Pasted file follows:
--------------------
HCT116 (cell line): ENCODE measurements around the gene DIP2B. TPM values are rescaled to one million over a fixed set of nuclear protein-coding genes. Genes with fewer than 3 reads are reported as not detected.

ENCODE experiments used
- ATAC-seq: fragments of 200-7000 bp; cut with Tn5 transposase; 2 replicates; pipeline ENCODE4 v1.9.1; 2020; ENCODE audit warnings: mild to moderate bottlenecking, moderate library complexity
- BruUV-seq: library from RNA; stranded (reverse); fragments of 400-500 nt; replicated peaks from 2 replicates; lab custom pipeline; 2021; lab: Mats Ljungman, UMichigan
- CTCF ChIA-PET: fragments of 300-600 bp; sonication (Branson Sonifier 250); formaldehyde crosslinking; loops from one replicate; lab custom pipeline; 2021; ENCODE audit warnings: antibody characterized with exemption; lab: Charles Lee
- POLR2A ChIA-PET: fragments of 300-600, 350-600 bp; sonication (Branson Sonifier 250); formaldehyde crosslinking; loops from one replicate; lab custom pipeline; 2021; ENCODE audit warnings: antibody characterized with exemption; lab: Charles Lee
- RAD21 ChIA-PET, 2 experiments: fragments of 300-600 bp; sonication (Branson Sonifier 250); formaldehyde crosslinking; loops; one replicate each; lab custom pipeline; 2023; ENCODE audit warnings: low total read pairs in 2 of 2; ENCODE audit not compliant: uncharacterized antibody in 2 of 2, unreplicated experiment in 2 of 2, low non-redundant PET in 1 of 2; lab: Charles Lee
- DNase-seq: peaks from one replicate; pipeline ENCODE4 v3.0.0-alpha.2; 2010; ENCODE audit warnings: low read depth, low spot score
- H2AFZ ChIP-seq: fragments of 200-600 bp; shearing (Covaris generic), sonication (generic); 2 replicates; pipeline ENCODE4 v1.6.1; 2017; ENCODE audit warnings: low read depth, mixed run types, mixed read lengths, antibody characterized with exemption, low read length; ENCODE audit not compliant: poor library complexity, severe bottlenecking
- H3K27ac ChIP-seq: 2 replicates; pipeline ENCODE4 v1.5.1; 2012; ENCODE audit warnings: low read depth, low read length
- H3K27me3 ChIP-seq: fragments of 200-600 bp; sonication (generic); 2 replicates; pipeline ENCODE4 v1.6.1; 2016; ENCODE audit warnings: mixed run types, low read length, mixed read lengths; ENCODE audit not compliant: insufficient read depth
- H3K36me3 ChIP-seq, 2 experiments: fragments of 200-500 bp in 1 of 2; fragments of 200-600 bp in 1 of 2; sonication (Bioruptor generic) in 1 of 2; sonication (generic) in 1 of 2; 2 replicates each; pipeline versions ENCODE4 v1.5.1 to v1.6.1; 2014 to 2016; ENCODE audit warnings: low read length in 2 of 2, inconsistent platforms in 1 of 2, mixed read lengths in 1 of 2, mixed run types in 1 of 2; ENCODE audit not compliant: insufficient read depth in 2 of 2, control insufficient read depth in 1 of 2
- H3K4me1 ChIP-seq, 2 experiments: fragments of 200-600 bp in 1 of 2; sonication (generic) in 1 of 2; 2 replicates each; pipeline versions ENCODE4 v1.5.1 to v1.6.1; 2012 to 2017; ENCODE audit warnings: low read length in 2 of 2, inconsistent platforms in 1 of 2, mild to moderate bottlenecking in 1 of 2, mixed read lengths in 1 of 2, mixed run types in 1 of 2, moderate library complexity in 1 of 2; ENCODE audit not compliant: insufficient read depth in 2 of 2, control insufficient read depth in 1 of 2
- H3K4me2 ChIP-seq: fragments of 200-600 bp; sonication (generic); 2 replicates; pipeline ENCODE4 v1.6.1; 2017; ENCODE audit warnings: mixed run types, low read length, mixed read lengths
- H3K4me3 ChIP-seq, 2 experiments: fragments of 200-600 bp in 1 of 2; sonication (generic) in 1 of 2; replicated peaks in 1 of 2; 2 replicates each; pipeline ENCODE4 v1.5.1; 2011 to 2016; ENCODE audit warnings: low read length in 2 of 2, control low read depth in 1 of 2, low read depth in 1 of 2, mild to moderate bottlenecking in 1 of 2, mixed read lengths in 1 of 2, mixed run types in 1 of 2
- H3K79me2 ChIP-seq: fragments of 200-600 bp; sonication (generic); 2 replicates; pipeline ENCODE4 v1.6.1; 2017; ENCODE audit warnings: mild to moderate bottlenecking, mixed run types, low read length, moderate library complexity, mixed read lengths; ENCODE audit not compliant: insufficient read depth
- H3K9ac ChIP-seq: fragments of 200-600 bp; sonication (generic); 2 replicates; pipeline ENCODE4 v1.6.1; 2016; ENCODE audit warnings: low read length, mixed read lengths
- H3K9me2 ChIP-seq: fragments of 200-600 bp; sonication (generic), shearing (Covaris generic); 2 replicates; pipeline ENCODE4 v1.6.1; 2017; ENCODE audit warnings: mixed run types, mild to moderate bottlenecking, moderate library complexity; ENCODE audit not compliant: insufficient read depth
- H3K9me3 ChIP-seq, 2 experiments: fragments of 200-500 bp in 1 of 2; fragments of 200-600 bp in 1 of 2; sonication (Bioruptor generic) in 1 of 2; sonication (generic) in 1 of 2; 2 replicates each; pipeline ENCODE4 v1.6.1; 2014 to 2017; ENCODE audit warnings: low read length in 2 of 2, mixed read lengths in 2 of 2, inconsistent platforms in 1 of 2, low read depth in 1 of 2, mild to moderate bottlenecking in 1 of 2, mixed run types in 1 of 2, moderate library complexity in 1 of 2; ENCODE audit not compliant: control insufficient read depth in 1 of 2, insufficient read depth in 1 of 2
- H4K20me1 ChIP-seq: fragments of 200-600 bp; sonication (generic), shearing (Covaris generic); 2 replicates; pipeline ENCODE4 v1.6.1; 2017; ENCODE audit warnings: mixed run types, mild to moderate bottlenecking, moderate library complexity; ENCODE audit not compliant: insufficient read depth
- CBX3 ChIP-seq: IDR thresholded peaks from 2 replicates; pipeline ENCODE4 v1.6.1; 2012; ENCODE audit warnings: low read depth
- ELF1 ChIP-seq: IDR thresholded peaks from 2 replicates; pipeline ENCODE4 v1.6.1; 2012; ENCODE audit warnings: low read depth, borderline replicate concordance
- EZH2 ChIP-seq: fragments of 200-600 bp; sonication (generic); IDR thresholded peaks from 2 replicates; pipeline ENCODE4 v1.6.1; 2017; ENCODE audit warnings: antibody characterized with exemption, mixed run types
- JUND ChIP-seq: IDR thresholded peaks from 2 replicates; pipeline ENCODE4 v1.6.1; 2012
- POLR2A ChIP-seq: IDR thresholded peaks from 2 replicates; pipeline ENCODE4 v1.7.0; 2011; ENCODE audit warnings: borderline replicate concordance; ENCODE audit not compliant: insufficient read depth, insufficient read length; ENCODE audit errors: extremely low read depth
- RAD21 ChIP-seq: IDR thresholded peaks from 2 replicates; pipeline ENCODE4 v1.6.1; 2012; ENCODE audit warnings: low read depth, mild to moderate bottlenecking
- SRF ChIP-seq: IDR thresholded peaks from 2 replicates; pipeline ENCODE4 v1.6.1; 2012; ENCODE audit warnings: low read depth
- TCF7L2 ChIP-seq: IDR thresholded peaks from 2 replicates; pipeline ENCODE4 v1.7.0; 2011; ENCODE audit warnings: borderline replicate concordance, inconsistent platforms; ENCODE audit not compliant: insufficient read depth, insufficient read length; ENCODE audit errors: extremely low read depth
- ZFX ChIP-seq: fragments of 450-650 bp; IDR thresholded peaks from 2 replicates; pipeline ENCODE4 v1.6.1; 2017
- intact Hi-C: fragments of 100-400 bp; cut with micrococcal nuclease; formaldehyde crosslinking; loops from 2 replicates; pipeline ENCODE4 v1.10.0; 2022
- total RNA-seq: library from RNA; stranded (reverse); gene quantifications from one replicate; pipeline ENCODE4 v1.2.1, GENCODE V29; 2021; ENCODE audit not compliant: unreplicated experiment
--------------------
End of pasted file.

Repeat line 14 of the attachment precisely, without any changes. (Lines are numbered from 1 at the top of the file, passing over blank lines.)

- H3K4me2 ChIP-seq: fragments of 200-600 bp; sonication (generic); 2 replicates; pipeline ENCODE4 v1.6.1; 2017; ENCODE audit warnings: mixed run types, low read length, mixed read lengths